THE WORST DUCK HUNTING DOG I EVER LOVED By John Kruse

Georgia was an unlikely addition to our family.  It was 2014 and I was looking for a dog that could hunt both upland birds and ducks.  I settled on the springer spaniel as the breed I was going to get, and found one just a few miles from where I live.  My daughter Faith and I went over and met the dog who would soon be named Georgia.  She was a year old and the runt of the litter.  She was very timid and even growled a little at Faith.  I was less than impressed.  We went home without her but I couldn’t get that dog out of my mind.


The next day I called the owner and asked if I could bring the dog over to my house and see what kind of retrieving instinct she had.   Georgia was very excited to see me again.  She hopped into my truck without hesitation and upon arriving at our home, she started racing and leaping around our yard with pure joy!  


Faith was home and begged me to keep her.  When Georgia calmed down, I started throwing dummies for her to retrieve.  In the fourteen times I threw the dummy, the response was the same.  She would charge to the dummy, look down at it, and then run around the yard until I called her back.


My son David came home from school while this was going on and asked what I was doing.  I explained I was giving the dog a tryout and it wasn’t going well.  David, who had just been cut at tryouts for the high school baseball team for the second year in a row, said, “are you going to cut her like my coaches cut me?”  And that was the moment I made the decision to keep that dog.  


Georgia had a lot of energy and was very athletic.  She loved to go on long hikes with me and she loved pheasant and quail hunting, flushing her fair share over the 8 ½ years we had together.  When it came to duck hunting, though, she was the absolute worst.


First off, she was impatient.  She wouldn’t stay still in the blind, and when I put her on a leash she would whine, bark occasionally, give you dirty looks, and start digging a hole into the ground that she would eventually writhe around in as a way to express her displeasure.


When she was let off the leash she would immediately charge into the water and it didn’t matter to her whether there were birds there or not.  She would swim, and swim, and swim some more.  She loved the water and would completely ignore all commands to come out of the water until she was good and ready to do so, usually about 10 to 15 minutes after she went in.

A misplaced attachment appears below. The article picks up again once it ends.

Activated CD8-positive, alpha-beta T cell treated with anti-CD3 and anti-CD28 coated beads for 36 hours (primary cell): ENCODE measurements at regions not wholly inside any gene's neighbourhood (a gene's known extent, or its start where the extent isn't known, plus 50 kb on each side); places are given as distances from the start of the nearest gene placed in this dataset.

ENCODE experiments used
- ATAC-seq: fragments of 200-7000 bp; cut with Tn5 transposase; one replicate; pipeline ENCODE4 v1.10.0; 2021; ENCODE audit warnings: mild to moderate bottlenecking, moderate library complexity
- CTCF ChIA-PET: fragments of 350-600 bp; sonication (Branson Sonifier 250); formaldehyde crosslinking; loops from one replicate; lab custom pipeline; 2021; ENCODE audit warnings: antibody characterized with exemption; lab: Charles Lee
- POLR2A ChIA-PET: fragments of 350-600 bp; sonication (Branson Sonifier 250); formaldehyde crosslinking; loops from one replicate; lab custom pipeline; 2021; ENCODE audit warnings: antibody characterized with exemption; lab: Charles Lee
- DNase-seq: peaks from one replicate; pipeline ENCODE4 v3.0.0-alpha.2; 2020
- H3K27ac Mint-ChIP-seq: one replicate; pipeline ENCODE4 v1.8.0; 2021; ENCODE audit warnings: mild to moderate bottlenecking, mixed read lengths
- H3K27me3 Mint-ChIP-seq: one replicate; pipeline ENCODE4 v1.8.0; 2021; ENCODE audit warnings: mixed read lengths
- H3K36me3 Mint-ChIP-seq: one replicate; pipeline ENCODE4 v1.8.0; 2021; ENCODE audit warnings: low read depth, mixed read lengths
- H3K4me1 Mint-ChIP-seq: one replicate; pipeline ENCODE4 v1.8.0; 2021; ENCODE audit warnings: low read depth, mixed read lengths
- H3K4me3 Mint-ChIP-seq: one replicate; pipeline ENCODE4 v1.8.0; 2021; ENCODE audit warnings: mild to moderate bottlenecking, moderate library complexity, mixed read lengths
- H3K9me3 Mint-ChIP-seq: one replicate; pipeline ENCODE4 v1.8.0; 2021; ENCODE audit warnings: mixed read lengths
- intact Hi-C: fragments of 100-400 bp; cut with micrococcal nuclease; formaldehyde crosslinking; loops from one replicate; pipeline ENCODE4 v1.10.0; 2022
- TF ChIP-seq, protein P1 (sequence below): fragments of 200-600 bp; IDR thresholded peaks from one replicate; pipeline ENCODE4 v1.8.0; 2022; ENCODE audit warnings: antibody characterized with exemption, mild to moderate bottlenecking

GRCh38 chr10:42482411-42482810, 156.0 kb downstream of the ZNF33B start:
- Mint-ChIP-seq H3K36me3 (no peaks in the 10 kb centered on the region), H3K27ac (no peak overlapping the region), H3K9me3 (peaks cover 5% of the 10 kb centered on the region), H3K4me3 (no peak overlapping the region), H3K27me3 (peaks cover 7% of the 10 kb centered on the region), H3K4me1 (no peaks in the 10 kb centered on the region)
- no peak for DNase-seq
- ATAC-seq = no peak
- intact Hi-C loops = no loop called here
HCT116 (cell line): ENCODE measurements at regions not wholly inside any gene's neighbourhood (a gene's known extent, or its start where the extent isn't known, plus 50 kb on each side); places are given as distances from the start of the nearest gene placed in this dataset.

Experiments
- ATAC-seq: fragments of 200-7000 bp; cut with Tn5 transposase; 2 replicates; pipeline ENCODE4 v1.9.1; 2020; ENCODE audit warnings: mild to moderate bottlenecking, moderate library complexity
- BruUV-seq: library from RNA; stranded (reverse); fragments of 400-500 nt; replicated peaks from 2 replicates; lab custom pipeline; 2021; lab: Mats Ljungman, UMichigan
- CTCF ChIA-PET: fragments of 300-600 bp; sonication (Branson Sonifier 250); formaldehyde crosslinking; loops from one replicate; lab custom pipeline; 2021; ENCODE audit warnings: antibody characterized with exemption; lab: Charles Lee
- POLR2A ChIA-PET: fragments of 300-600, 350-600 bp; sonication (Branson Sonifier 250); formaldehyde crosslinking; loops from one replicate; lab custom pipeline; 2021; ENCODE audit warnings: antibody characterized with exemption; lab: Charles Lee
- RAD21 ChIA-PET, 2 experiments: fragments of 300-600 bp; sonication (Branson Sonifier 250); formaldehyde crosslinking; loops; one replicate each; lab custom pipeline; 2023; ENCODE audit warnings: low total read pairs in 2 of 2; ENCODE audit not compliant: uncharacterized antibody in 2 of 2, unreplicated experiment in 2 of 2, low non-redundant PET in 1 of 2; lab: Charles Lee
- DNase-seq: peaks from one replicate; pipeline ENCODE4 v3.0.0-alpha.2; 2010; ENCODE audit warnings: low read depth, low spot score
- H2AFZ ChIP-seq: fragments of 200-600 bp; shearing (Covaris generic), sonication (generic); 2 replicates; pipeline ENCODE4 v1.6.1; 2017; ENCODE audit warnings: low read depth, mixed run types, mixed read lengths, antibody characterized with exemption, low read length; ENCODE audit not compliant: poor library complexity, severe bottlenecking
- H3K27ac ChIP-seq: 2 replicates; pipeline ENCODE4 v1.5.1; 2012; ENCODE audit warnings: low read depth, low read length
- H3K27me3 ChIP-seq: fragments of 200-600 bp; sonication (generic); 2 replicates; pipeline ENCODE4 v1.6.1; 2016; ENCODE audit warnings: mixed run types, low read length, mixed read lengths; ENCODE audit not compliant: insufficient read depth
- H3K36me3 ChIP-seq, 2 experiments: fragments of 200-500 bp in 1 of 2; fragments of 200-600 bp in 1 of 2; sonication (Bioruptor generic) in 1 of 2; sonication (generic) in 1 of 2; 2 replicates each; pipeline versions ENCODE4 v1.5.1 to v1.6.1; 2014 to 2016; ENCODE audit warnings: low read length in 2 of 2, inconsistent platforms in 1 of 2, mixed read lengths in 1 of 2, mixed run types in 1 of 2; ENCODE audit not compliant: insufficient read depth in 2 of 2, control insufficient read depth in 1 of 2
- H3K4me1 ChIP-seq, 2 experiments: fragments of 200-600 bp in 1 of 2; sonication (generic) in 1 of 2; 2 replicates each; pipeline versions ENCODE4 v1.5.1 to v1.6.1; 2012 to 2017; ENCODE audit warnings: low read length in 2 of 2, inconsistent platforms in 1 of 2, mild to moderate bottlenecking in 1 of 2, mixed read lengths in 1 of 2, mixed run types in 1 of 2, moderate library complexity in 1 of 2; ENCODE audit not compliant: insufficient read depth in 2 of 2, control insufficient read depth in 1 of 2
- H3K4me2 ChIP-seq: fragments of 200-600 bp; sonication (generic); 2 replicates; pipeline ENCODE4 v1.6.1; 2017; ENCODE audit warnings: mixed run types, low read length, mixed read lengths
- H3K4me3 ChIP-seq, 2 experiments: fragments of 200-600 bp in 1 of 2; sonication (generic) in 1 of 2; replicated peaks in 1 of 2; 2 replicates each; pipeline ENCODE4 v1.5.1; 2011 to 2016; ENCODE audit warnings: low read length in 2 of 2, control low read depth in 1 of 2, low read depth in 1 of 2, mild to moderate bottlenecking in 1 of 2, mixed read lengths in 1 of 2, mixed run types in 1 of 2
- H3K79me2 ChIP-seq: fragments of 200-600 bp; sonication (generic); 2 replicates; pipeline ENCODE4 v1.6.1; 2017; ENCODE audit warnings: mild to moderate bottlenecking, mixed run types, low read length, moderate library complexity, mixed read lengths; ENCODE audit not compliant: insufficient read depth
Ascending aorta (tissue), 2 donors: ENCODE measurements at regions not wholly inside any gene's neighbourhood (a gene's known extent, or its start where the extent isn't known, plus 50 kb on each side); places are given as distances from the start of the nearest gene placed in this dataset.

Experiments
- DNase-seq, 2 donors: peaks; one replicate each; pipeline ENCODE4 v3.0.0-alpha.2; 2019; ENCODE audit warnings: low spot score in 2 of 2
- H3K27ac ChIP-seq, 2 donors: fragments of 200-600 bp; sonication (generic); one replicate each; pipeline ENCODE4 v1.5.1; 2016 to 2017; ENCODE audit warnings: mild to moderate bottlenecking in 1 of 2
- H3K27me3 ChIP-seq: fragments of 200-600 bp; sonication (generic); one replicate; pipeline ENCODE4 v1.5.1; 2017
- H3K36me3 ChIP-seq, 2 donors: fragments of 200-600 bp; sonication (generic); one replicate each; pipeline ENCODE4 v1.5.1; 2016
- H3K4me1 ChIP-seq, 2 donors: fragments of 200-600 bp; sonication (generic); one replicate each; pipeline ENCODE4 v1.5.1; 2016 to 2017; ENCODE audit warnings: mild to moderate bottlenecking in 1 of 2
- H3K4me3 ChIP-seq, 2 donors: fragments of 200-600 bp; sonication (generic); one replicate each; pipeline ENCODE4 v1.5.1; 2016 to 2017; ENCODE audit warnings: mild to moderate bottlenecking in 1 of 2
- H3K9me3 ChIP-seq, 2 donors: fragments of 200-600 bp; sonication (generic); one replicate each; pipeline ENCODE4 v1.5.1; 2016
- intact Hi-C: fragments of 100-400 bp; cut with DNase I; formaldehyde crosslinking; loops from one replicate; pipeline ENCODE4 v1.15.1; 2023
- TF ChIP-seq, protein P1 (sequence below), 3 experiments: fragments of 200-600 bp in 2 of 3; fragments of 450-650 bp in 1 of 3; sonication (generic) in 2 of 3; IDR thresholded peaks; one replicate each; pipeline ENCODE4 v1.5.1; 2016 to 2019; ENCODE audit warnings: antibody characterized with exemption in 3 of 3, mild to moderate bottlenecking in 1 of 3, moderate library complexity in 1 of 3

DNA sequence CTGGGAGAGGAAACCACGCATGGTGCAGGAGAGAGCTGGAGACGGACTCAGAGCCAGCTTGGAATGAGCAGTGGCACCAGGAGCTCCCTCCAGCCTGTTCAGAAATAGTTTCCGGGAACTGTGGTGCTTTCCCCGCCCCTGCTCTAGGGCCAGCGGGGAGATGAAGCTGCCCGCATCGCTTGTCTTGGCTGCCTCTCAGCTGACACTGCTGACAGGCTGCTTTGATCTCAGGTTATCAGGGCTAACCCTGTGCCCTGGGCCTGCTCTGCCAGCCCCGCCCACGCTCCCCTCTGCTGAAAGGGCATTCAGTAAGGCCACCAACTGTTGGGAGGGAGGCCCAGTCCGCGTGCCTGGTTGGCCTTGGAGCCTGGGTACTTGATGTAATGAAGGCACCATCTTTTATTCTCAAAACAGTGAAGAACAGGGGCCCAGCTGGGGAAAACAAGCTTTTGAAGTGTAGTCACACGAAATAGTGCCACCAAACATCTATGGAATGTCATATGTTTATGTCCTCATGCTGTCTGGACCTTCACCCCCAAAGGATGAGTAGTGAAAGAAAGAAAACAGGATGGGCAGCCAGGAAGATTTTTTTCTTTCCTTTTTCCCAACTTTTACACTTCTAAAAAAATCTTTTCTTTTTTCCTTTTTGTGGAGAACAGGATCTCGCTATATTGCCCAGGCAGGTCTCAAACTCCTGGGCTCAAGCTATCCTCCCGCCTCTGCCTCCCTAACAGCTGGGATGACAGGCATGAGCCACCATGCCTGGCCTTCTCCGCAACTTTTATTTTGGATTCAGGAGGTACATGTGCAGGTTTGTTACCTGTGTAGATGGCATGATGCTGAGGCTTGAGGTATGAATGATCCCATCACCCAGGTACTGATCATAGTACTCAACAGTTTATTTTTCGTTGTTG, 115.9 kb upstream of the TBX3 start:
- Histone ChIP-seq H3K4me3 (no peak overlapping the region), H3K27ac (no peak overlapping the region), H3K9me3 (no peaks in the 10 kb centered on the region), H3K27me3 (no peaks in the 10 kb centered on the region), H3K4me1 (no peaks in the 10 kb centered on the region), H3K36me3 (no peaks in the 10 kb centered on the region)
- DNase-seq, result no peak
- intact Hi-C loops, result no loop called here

She did occasionally retrieve ducks for me but the final straw was the time my daughter and I took her hunting to a place I like to go to in the Columbia Basin.  The small pond is an early season hot spot for teal and it lived up to its promise.  I actually kept Georgia in the truck until mid-morning.  By this time, we had several ducks in hand but there were three floating in the pond we couldn’t retrieve.  I brought Georgia from the truck to the pond, pointed out the dead floating ducks, and set her loose.


She immediately swam to the first duck and continued past it, swimming with reckless abandon.  Eventually she ran across one of the other ducks and she grabbed it in her mouth.  I praised her and told her to bring me the bird, blowing the whistle to come back as I did.  Instead, she went to a small island and dropped it off before reentering the water to swim some more.  Eventually, she came across the other two ducks and again, took them to the island.   At this point I was begging Georgia to bring me the birds.  Her response?  She would pick each dead duck, wag her tail, and put them back down on the island.  She was like a little girl playing with three Barbie dolls.   Finally, I waded out to the island, retrieved the ducks (dolls), and took Georgia back to the truck.


Georgia continued going with me on hunting trips for upland birds, but her duck hunting career essentially ended that day.  Despite her poor performance in the marsh, she was a loyal companion.  She was well known by kids and adults alike in the small town of Cashmere I live in, where countless people would pet the “pretty puppy” I took for walks with me.  She loved to go for rides, whether it be to the store or to a trailhead for a hike.  She followed me downstairs every morning to my office to spend the day with me at work, and every night she slept on the bed with me.   She was a wonderful family dog and faithful companion with a ton of personality.


Unfortunately, two weeks ago we noticed she had developed a wheezy cough and she had very little stamina, not even able to walk a mile with me.   I took her to Cascade Veterinary Clinic in Leavenworth and got bad news…cancer.  She had a large mass that had grown around her lungs and there were numerous smaller masses visible in the x-ray as well. I was given some pills to reduce pain and the inflammation around her lungs.  They helped for a week and my daughter, wife, and I spoiled Georgia rotten.  We took her on rides to bark at deer from the truck window, fed her plain McDonald’s hamburgers which she loved, let her swim in a lake one last time, and more.  It was a good week, but on the 8th day Georgia’s breathing became labored and it was time to let her go.  We did so at the veterinary clinic, all telling her what a good dog she was and what a blessing she had been to our family.  The veterinarian, Dr. Warmenhoven, was very kind.  He gave her a shot and she left the world in a very peaceful way.


I’ve never seen a worse duck dog but I’m also so glad I had her in my life.  We loved her very much and she brought our family much happiness.  RIP Georgia.  I hope to see you on the other side.

northwesternoutdoors.com

andamericaoutdoorsradio.com